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From dull to dynamic: Professionally renovating a shaded deck

by Timber Press on November 2, 2017

in Design, Gardening

The diagonal design of the patio and the transition area echo the diagonal design of the existing deck. Included photos by Jeff Nawrocki.

If you are a homeowner looking for some inspiration, or a professional designer vetting potential hardscaping strategies, this redesign of a shady back yard will shed some light on how renovation can revolutionize a garden.


Some of the most satisfying aspects of being a landscape designer are seeing a design come to life, having happy and satisfied clients, and then staying in touch with those clients to watch the landscapes mature and modify them as needed.

The back yard before work begins: a small concrete patio leads out to a spotty strip of lawn (the orange paint marks out space for the new walk that will replace the lawn).

This project was completed for an older couple nearing retirement. They wanted a larger patio that would be more inviting than the existing concrete pad and an attractive transitional area that would connect the new patio to an existing deck. The transitional area would replace lawn that was not doing well without steady sunlight. The designer, Jeff Nawrocki of Outdoor Concepts, chose to echo the diagonal design of the deck in order to unify all of the hardscape elements of the back yard.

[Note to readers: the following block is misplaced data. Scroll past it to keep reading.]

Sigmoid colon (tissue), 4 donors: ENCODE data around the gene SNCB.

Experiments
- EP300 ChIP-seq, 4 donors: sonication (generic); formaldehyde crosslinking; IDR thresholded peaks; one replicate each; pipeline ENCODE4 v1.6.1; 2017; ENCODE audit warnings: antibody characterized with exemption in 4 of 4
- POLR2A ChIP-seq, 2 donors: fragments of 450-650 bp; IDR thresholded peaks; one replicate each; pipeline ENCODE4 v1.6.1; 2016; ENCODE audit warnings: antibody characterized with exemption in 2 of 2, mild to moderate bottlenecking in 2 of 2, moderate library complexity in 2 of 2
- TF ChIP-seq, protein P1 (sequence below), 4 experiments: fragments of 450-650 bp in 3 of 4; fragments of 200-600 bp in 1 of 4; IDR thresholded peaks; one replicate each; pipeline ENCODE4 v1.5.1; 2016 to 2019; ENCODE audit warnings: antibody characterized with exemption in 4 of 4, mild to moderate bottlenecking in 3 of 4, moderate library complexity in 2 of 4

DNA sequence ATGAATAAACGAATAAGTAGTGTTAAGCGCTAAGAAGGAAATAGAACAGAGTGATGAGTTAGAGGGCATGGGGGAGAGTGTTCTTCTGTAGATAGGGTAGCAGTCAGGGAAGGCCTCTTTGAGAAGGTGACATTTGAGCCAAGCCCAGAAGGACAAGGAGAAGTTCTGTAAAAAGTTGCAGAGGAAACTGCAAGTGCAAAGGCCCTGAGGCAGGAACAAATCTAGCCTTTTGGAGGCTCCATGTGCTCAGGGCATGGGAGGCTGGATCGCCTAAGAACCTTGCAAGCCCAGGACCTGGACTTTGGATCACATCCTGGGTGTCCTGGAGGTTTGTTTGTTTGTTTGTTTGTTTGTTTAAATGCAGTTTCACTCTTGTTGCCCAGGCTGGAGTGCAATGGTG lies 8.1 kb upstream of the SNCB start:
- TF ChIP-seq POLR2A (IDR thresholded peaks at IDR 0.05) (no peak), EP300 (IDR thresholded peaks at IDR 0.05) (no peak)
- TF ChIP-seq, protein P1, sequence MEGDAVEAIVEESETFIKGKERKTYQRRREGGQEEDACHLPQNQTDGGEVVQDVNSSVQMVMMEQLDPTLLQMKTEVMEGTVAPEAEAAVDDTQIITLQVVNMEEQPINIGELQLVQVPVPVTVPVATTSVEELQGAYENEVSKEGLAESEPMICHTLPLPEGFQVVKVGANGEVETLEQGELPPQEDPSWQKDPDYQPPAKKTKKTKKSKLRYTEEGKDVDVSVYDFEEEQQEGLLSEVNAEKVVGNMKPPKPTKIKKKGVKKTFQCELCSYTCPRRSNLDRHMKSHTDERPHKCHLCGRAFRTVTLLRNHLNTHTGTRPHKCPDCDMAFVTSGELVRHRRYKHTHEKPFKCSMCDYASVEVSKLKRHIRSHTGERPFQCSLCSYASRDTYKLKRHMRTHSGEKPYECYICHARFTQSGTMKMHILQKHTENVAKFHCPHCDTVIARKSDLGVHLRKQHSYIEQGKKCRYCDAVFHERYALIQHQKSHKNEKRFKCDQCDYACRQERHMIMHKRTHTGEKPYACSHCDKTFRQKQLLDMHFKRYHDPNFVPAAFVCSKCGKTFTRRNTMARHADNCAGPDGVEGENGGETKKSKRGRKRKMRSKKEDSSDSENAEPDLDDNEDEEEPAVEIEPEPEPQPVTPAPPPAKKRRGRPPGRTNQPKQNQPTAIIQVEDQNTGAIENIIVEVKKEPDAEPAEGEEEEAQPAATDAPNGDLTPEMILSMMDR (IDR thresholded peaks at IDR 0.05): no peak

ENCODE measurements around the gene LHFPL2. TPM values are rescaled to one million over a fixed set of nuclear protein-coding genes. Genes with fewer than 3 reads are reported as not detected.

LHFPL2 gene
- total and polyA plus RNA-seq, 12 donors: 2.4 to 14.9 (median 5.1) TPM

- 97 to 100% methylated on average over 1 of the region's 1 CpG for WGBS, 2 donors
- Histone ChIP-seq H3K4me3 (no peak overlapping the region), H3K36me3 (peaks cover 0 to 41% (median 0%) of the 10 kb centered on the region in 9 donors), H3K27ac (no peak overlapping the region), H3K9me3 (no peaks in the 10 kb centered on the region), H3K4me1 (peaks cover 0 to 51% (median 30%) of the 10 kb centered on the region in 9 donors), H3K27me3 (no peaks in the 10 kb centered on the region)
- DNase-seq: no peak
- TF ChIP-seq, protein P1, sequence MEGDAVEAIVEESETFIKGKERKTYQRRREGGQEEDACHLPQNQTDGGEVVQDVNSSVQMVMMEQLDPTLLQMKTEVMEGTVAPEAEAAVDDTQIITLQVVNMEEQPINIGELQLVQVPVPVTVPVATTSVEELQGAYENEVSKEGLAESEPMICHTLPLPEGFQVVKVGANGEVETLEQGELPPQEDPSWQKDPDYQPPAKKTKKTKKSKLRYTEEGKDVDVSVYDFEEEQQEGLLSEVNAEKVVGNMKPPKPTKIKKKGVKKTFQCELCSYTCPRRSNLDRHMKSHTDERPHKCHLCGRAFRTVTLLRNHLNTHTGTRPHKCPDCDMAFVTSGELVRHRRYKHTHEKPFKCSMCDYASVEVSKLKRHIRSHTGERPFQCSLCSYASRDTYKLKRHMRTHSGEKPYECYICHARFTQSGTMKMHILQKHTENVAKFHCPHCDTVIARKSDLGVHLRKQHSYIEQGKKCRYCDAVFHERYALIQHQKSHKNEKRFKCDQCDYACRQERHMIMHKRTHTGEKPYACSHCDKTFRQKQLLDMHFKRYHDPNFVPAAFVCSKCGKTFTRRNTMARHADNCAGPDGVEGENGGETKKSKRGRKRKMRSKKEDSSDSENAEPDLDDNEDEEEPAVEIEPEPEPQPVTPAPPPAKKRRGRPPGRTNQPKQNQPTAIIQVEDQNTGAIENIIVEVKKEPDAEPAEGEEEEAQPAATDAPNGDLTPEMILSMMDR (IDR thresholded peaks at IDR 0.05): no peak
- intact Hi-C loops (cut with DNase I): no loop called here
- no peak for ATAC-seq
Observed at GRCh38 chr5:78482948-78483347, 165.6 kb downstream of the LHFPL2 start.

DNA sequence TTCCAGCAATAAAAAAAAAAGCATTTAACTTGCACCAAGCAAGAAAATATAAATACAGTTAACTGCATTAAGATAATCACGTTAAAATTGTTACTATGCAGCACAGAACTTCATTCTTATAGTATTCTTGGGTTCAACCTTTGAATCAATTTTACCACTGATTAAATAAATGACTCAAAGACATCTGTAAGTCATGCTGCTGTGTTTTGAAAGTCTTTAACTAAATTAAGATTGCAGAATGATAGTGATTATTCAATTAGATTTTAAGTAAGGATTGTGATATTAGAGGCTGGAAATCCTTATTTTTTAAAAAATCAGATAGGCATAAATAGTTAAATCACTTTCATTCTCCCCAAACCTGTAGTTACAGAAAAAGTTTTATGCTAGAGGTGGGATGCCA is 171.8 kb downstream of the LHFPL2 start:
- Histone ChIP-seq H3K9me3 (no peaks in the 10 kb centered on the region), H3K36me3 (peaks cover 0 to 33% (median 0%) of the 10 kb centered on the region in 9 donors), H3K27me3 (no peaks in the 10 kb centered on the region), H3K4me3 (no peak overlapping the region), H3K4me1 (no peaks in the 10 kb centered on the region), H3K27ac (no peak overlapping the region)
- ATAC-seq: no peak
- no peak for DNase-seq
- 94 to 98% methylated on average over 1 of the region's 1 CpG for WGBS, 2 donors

The diagonal design makes this back yard much more interesting, while the boulders continue the stone theme.

The paving stone (a product called Unilock Rivenstone) was chosen by the client. Although lovely, it is thin, which meant that the contractor could not use his compactor because the vibrations would have cracked the stone. Rockfaced (weather-worn) sandstone was used to create the steps. In keeping with the stone theme, boulders were placed along bed edges to help retain the soil.

 

Bobbie Schwartz is the owner of Bobbie’s Green Thumb in Shaker Heights, Ohio. Her landscape signature is the use of perennials, flowering shrubs, and ornamental grasses to facilitate color and interest throughout the year. She is a certified Member and Fellow of APLD.

 

 

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